New Anti-viral Compounds from Mushrooms
by Paul Stamets
A new class of anti-viral compounds has been recently
discovered in mushrooms. Frank Piraino, Ph.D., and Curtis Brandt, Ph.D., at the
University of Wisconsin-Madison Medical School, found a new antiviral, RC-183,
that shows in vitro activity in
inhibiting the herpes simplex I and II viruses, as well as varicella zoster
virus, influenza A virus, and the respiratory syncytial virus.1 The
mushroom yielding this novel antiviral is Rozites caperata, the gypsy mushroom, a mycorrhizal species
associated with pines (Pinus
spp., Pinaceae) and Douglas-fir (Pseudotsuga menziesii (Mirb.) Franco, Pinaceae) with a wide range that
includes the old growth coniferous forest in the Pacific Northwest, the East
and Northern North America. This mushroom thrives in both coniferous and in
hardwood forests and where huckleberry (Vaccinium ovalifolium Smith, Ericaceae) grows in the midwest.2
In a more recent article, Brandt and Piraino identified a
new class of anti-viral compounds from mushrooms.3 Antivirals from
other mushrooms have been identified previously from shiitake (lentinan and
KS-2 from Lentinula edodes (Berk.)
Singer, Polyporaceae),4-6 turkey tail (PSP and PSK from Trametes
versicolor (L.:Fr.) Pil‡t, Polyporaceae),6-8
reishi (ganaderiol-F, ganoderic acid-§, lucidumol from Ganoderma
lucidum (Fr.) Lloyd, Ganodermataceae),9
maitaki (3 branched §-1-6 glucans from Grifola frondosa (Dicks.:Fr.) S.F. Gray, Polyporaceae),10
and oyster mushroom (ubiquitin-like protein with anti-HIV activity from Pleurotus
ostreatus (Jaqu.:Fr.) Kumm, Polyporaceae).11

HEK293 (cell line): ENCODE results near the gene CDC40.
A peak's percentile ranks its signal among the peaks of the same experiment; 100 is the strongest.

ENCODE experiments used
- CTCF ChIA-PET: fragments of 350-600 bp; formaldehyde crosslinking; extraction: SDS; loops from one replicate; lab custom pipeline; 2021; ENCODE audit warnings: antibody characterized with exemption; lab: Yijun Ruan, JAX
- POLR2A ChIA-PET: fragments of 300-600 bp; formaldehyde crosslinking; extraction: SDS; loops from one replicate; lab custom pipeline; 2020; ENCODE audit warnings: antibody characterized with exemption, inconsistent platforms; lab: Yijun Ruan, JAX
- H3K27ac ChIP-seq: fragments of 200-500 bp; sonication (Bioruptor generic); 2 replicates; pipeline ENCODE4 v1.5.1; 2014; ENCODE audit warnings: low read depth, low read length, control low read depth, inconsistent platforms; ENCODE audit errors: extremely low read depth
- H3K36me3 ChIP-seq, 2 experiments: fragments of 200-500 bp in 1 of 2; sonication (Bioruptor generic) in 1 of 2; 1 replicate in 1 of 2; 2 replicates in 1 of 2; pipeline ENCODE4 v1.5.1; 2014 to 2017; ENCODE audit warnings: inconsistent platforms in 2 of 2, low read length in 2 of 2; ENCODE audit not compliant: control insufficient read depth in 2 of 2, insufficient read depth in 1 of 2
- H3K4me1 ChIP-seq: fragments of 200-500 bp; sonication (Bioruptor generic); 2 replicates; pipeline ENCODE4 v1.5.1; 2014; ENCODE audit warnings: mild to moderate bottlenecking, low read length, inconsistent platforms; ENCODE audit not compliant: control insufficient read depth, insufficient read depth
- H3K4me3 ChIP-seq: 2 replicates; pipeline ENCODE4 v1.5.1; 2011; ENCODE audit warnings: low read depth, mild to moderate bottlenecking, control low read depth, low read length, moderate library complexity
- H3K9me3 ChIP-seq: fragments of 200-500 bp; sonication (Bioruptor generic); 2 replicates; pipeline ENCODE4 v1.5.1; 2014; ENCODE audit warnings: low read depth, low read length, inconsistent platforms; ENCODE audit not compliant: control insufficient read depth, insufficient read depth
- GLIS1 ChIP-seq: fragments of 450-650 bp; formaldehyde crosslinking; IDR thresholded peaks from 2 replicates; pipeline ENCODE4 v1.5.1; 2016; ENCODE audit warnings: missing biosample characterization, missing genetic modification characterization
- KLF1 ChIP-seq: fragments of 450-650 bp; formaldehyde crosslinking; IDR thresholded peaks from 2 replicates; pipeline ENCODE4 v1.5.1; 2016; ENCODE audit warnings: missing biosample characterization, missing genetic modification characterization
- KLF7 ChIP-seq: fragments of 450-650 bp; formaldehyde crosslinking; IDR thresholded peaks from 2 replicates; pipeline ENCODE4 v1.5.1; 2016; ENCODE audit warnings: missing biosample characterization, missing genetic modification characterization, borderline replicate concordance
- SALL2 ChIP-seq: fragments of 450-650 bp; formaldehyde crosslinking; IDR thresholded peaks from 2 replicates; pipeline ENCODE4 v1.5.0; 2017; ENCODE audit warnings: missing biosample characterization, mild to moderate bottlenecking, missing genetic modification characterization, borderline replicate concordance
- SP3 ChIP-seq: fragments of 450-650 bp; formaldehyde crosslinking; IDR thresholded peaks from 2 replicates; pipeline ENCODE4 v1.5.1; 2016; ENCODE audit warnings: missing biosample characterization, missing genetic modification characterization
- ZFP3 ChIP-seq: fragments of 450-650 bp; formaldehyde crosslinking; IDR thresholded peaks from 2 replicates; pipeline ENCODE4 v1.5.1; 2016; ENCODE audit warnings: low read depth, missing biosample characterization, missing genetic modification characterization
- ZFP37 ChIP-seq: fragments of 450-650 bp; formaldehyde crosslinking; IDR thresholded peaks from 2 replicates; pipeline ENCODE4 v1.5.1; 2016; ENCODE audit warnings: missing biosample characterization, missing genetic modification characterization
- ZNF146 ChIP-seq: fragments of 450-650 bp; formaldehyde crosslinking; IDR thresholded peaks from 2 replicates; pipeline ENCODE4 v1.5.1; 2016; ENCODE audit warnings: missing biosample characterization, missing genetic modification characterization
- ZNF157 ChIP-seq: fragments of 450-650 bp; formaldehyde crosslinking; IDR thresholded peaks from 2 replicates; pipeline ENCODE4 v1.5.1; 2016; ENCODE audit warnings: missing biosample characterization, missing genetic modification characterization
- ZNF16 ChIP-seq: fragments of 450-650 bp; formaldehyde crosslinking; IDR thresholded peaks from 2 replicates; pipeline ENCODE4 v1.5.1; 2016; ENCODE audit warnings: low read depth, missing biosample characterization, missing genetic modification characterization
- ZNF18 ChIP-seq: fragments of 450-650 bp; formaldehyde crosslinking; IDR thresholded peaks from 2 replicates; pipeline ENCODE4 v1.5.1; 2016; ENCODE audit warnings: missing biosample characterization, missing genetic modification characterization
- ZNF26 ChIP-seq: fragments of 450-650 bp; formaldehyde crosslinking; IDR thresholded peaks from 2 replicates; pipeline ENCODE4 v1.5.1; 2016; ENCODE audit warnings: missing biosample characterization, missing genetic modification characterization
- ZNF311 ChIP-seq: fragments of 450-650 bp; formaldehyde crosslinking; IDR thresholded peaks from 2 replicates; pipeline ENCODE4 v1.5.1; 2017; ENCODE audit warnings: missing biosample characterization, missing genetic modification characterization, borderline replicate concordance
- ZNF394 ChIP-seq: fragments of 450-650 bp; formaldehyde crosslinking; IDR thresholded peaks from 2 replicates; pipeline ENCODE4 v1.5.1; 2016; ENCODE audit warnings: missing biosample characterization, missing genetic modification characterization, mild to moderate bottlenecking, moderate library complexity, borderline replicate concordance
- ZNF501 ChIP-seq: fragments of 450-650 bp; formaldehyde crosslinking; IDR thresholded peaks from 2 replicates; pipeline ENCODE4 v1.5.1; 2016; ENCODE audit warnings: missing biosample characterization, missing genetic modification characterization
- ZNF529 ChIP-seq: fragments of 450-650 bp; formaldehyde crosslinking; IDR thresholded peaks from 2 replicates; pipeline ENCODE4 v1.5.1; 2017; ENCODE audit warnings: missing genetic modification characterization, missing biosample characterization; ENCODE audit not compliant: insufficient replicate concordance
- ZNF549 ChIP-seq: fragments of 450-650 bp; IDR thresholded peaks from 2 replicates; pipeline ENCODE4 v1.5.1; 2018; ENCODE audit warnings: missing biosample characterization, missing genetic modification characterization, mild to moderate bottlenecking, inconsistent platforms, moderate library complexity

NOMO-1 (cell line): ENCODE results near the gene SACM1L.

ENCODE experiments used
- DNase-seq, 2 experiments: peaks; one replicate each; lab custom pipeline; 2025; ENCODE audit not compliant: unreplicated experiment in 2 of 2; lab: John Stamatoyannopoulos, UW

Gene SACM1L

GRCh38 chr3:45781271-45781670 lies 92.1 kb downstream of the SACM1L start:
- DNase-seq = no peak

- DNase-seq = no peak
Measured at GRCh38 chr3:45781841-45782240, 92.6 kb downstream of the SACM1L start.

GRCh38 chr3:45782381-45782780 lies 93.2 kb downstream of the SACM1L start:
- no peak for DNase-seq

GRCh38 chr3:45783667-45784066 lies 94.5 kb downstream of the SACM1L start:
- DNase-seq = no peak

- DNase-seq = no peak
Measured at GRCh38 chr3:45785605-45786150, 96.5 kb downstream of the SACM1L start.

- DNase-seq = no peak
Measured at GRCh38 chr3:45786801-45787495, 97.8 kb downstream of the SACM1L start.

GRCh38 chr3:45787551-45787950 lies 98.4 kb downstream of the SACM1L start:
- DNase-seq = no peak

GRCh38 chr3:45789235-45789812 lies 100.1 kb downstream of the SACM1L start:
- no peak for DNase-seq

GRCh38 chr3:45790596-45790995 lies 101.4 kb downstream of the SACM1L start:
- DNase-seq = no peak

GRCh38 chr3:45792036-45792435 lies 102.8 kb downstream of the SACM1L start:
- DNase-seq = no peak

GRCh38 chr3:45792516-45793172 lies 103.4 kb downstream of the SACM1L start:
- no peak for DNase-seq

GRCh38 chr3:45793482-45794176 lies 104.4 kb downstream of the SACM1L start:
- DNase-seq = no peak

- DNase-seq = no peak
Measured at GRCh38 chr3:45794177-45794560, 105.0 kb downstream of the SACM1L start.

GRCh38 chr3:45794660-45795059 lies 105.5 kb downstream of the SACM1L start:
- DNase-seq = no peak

Other antivirals, not yet characterized, but having shown activity from hot
water extracts of the fruitbodies include the ice man or tinder fungus (Fomes
fomentarius (L.) Fr., Polyporaceae),12
chaga or cinder conk (Inonotus obliquus (Pers.) Pil‡t, Hymenochaetaceae)13 and zhu ling (Polyporus
umbellatus Fries, Polyporaceae).14
The predominant mushrooms showing promise for their
anti-viral activities are polypores -- the so-called woody conks that are now
believed, through ongoing DNA research, to be the ancestors of most, if not
all, gilled mushrooms.15 Interestingly, no poisonous polypores are
known, whereas there are more than 100 species of poisonous gilled mushrooms,
of which only perhaps 20 are deadly. Most of these anti-viral compounds from
mushrooms are water soluble, and relatively heat-stable. Furthermore, most of
the mushrooms mentioned and/or their mycelia can be cultured to commercially
significant levels. The anti-viral compounds are present both in the mycelium
and in the fruiting bodies.
The current literature points to fungi, particularly those
in the family Polyporaceae, as a rich frontier of new medicines. Many of these
species are long-term residents of old growth forests, playing an essential
role in nutrient recycling by decomposing aged trees. In a time when new
anti-viral medicines are critically needed, mushrooms stand out as an untapped
resource and deserve intensive studies.
Paul Stamets is the author of five books, including Growing Gourmet & Medicinal Mushrooms,